My mother loved her Beau Vallon. She died sadden that her beautiful hard earned property was ‘acquired” by the Government after the coup d'etat and eventually sold to foreigners, a sad chapter in the history of our family.
Today, what you see is really what is left of a beautiful beach property, that once stretched from La Perle Noire Restaurant (called House No 1 and Tropicana in the past) to La Plage Restaurant ( in the past called Seacrest and run by the eldest son Philippe) Thankfully his heirs still have control of that property at that end. Mamman Cherie was charmed by the beach of Beau Vallon, which she could see from the windows of her bedroom at St Louis giving her a full view of Silhouette and North islands. She would visit her cousins the Delorie/Sullivan (ex Fishermans Cove /H HOTEL properties) and was keen to also move the family to Beau Vallon for the school holidays even if St Louis was only close by up the hill. She had a vision...
When she heard that a piece of lovely beach front was coming up for sale, she was eager to have it but my father said we could not afford it, not with all the mouths to feed. But he had not counted on his entrepreneurial wife Ena, who whilst sewing all the children’s clothes was also doing much "‘Crochet" (needlework of tablecloths/napkins/’assortment of small delicate handwork for tables and plates) to sell. She had also been privately saving hard for her dream and family. She had collected all his loose change every day from his pockets and stored it for a rainy day in a ‘la malle’. (medium size wooden chest) under their bed!! Most families had those at the time as there were really no banks in Seychelles. The women of the older generation, mothers and housekeepers were the backbone of the island’s society having learned to be self reliant.
So to his surprise, she had the necessary funds to help buy the property. I always cry when my mother tells the story so proudly how the young maid ‘Alice’ who usually carried the ‘la malle' to town to deliver the crochet work to sell with her…complained on that fateful day in 1950 how heavy the ‘la malle’ was today!!! Unbeknown to her…she was carrying her Madame’s treasure!
So Beau Vallon became our inheritance and how proud they were, for Mere L’Efevre, her Beau Vallon was her utmost sacrifice and gold. It had an old ward (ex war time) on it that they slowly converted into a small hotel with little chalets and rented it out on lease to a Mr Gerry Legrand. (At that time for Rs500 per month!!). Then on the other half, my father built around 15 little cottages, he would rent one, get enough funds to build the next one etc. The three loveliest homes were ‘Penrose and Dauban House’ right alongside the Hotel des Seychelles and our own 'Grande house’ where Sables d’Or now stands.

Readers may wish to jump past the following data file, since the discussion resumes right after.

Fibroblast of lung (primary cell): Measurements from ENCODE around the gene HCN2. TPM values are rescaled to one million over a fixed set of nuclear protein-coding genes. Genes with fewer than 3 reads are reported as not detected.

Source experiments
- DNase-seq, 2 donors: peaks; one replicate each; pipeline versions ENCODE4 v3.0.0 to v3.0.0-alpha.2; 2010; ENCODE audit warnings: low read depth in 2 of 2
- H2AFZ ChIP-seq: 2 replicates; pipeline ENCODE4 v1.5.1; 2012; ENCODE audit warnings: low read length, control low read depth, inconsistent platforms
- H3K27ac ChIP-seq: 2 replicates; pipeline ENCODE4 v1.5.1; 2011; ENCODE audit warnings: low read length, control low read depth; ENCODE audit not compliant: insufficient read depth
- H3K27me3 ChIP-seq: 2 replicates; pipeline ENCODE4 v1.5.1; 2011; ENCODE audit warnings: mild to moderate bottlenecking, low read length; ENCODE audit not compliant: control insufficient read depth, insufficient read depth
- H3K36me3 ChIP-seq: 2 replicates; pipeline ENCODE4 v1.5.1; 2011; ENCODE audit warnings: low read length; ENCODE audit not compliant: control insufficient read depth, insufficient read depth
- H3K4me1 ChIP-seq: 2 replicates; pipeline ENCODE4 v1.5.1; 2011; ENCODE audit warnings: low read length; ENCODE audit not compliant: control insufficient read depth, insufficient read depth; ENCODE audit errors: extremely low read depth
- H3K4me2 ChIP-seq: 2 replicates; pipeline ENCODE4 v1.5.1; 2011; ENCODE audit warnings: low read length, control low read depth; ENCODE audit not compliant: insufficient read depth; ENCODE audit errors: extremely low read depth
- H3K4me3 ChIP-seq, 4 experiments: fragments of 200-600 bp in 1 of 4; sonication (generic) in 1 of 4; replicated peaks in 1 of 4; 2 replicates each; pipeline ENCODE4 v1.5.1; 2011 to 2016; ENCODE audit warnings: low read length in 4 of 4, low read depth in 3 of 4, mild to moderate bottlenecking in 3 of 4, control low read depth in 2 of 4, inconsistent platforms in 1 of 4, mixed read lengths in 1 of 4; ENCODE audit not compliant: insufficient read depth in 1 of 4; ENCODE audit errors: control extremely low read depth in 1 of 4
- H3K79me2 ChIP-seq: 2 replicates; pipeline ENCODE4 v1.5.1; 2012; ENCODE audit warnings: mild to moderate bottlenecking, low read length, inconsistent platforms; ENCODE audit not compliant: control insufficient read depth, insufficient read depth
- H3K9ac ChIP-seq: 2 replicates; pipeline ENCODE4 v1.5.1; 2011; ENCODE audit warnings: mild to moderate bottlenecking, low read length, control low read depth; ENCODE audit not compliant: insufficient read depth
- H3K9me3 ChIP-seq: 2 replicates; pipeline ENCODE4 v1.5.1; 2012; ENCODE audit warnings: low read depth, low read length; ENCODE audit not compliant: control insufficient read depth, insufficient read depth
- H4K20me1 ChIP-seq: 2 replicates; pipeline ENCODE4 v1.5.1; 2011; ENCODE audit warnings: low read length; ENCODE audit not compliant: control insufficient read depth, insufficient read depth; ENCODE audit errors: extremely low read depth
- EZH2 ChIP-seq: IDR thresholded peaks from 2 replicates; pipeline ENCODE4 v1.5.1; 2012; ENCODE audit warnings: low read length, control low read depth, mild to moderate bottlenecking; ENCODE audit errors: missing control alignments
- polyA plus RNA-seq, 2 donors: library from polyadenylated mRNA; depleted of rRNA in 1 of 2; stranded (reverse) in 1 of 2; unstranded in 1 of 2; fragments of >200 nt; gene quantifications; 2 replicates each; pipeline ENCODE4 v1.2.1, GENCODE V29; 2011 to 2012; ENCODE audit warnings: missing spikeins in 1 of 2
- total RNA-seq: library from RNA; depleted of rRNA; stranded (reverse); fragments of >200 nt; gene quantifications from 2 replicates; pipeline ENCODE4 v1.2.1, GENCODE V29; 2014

As children we so enjoyed coming to Beau Vallon and meeting all the expatriates staying at the hotel and our local friends on weekends. The beach was ours as it was very deserted in those days except for a few neighboring families and the fishermen with their long black pirogues bringing in mackerel and sardines. Life was a bliss in paradise indeed.
In August 1972, Vicky, (the 13th child) was married there to her American husband, Van Lanza from Sagamore, Mass, USA who was working at the USAF Tracking Station at La Misere. They lived in the ‘old house’ until 1980 when the house was modernized and renovated. Their daughters, Vanessa and Veronique were both born in the ‘old beach” rustic house. After her husband’s death to lung cancer, in 2012 she realised the ’tourism concept’ that they had designed and agreed together and Sables D'or opened its doors in 2013. Van’s ‘Pizzavan" Pizzeria still stands untouched in memory of this ‘local American’ who spent 36 years of his life on his dedicated island home. The beautiful palms standing strong are his contribution to our ‘Sables d’Or’ of today.
The site where now stands the apartments of Sables d'Or has had 3 previous buildings on the site and a been place of love and happiness. Over the years, the ‘homes’ have witnessed weddings - Sister Christine, Vicky and the civil ceremony of eldest daughter, Vanessa as well as wonderful celebrations of birthdays, parties and christenings / Confirmation of both my loving daughters. This was the place the overseas family will always gather once a year in February to celebrate the birthday of our Patriarch and Matriarch L’Efevre. Today the beautiful beach garden, dedicated in their memory is a tribute to their hard work, dedication and values /principles that they strongly embraced in their children and grandchildren and great grandchildren...it must be a place forever kept in our family for generations to come